Retrofit your Home

The UK’s homes contribute to 20% of its CO2 emissions, and much of that energy is wasted. Targets for homes include a 24% reduction from 1990 levels by 2030, and near zero by 2050. By improving your home’s energy rating now, you could significantly improve its value.

Your home could be losing 70% of its heat through its roof, walls and windows.  It makes you cold and unhealthy, and it’s expensive.  The good news is that there are plenty of tools to help you make changes to your home to make it warmer, greener, energy efficient and cheaper to run.  You can make the changes that are within your budget and prioritize those that will suit your house.  You can make a start by obtaining your home’s energy certificate

We’ve suggested a number of areas to think about if you are planning to retrofit your home, but The Centre for Alternative Technology will help make sure that your choices are eco-friendly and will save you money while being better for the planet.


Changes you can make to your heating system include installing thermostats on your radiators, using a smart thermostat, or having zoned heating panels.  If it is time to replace your old and inefficient boiler, you could simply upgrade to a combi boiler and get rid of the immersion. Better yet, think about using a biomass or wood pellet boiler.  You could add off-peak storage radiators to supplement your current heating, using green energy.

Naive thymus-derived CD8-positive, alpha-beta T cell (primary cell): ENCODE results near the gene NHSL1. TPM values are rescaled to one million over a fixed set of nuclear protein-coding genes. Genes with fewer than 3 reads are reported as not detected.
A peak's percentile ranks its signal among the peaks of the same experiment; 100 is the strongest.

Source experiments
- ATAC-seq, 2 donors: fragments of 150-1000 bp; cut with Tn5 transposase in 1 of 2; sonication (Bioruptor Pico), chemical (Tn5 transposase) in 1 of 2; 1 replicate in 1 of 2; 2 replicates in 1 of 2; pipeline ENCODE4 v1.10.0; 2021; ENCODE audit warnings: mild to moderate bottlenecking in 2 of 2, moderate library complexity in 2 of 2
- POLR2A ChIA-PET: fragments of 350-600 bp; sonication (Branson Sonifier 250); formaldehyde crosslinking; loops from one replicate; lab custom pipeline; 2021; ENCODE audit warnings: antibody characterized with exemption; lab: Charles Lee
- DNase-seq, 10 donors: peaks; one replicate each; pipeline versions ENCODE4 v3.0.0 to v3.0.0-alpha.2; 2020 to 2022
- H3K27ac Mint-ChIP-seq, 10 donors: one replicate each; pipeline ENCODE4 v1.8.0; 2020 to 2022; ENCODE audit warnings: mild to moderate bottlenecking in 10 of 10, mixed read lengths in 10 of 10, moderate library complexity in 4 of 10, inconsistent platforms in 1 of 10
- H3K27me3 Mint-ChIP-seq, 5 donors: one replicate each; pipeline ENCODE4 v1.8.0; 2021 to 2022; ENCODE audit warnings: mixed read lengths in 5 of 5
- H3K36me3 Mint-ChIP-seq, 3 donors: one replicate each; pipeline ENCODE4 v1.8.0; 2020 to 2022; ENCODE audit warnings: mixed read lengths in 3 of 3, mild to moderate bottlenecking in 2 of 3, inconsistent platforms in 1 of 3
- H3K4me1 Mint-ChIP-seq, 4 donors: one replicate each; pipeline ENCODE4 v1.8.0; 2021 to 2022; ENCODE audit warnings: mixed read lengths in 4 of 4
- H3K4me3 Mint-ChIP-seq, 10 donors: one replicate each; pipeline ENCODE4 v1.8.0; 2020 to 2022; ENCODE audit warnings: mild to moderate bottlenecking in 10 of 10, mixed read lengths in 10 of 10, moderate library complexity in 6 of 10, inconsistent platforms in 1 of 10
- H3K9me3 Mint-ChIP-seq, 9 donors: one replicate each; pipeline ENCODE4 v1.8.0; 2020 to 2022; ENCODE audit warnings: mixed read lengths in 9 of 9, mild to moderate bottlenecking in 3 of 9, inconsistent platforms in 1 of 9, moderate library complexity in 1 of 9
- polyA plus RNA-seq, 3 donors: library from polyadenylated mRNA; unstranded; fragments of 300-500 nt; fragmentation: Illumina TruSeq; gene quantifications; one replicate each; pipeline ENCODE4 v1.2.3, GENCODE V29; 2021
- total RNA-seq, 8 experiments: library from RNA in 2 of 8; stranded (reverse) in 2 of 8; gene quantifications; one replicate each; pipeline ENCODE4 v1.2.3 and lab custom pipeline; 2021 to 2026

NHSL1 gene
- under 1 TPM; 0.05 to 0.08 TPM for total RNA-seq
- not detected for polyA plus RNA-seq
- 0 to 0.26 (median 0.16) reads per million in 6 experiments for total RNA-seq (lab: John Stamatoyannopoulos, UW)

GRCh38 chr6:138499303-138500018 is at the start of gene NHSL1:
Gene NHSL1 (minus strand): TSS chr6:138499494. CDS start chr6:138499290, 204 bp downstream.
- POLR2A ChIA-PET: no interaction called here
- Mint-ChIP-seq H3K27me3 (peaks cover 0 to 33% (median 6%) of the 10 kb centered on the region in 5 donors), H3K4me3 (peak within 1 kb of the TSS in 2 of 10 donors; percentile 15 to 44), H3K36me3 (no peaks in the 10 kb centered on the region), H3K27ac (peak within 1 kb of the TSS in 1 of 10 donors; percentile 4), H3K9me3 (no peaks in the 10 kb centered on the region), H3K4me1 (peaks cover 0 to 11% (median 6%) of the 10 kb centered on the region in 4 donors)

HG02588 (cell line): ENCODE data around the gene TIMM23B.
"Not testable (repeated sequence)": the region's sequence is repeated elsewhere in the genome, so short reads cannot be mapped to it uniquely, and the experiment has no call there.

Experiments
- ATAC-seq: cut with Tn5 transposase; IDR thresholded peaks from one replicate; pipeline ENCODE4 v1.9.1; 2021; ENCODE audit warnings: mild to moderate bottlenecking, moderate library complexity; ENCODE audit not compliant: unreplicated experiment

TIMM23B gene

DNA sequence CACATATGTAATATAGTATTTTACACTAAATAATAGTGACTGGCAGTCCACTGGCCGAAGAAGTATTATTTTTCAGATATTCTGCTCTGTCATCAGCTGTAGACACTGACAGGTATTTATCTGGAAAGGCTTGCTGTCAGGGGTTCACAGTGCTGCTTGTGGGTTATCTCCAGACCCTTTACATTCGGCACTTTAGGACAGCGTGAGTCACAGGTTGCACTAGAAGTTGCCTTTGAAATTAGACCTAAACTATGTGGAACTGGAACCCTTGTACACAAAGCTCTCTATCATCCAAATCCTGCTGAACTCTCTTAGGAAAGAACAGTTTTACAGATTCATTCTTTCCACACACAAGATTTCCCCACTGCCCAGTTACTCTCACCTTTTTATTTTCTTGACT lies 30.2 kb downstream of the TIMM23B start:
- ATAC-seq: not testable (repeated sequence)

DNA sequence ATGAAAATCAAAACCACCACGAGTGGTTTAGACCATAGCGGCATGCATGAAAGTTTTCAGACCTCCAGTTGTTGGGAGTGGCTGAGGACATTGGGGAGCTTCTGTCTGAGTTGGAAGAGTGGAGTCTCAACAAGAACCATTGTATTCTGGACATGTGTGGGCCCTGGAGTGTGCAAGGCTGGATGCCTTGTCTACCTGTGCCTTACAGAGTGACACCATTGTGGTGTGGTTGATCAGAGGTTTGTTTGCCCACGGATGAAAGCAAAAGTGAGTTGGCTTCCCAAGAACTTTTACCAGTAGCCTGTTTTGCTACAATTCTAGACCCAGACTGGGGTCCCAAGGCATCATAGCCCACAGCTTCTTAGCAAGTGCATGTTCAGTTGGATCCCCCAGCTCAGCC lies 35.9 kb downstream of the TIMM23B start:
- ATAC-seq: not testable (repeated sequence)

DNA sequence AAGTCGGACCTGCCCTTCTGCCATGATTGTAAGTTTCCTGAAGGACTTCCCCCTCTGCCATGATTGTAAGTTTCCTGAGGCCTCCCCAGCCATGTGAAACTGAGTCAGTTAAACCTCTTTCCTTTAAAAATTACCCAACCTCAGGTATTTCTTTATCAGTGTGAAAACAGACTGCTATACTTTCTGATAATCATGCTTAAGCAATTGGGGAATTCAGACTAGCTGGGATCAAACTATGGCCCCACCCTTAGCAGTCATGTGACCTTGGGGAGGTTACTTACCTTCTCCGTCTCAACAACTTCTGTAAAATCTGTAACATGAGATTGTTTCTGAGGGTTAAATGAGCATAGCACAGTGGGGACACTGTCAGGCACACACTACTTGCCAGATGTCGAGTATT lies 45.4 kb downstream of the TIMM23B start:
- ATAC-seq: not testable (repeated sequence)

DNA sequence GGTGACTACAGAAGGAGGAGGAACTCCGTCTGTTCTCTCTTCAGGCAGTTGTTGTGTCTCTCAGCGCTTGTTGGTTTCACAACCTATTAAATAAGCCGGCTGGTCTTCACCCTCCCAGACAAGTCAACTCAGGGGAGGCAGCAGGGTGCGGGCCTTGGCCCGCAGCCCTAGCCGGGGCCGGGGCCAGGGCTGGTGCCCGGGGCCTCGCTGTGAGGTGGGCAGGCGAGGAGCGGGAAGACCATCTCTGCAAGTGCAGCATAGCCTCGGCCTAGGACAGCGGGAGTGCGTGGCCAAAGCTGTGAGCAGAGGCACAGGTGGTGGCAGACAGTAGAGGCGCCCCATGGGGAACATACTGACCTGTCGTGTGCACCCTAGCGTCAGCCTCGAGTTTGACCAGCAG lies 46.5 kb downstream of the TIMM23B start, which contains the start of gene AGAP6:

Heat Pump

An air source heat pump uses electricity to extract low grade heat from the external air and convert it into high grade heat to heat your home and hot water. They can have efficiencies upwards of 200% because the energy you pay for is used to concentrate free energy in the air. A ground source heat pump takes the energy from the ground.  They have higher installation costs, but save a lot of CO2.

Smart Meter

draught proof

Insulate and Ventilate

It’s a no-brainer to insulate your home, and it’s important to consider every aspect of the house, including ventilation when your house is insulated and airtight.  Start with the roof, where at least 350mm of mineral wool or natural fibre insulation should be used.   Cheap fixes include draught-proofing old sash windows, doors and letterboxes, and using a chimney balloon to stop heat escaping.  Close curtains and shut doors where rooms aren’t in use.

Wall insulation must be done carefully, because cavities in walls are designed to move moisture around and prevent damp.  But natural insulating materials such as wool, wood fibre, cellulose and hemp have a much lower carbon footprint than fibreglass or mineral wool, and they have comparable thermal and sound reducing qualities.  Companies such as ecomerchant  offer natural building materials and advice.   You can insulate cold walls with thermal wallpaper or blocks.  If you have a suspended floor, you can insulate between the joists with natural fire-retardant material, and you’ll keep the sound out as well.

You can install double glazing for its heat-retaining benefits as well as security and reducing condensation, but the benefits are modest compared to other improvements.  If you plan to insulate walls, upgrade your double glazing at the same time to prevent heat leaking around the windows.

Schemes and Grants to Save Energy

Horsham District Council have put together a list of schemes and grants to help you achieve your energy saving goals. These include:

  • Small changes, big savings: Quick tips to save home energy and cut your bills.
  • Warmer Homes grant funding.
  • Energy saving advice and support.
  • Are you eligible for a Warm Homes Discount?
  • Winter Payments to help reduce your energy bills.
  • Retrofitting advice.
HDC energy saving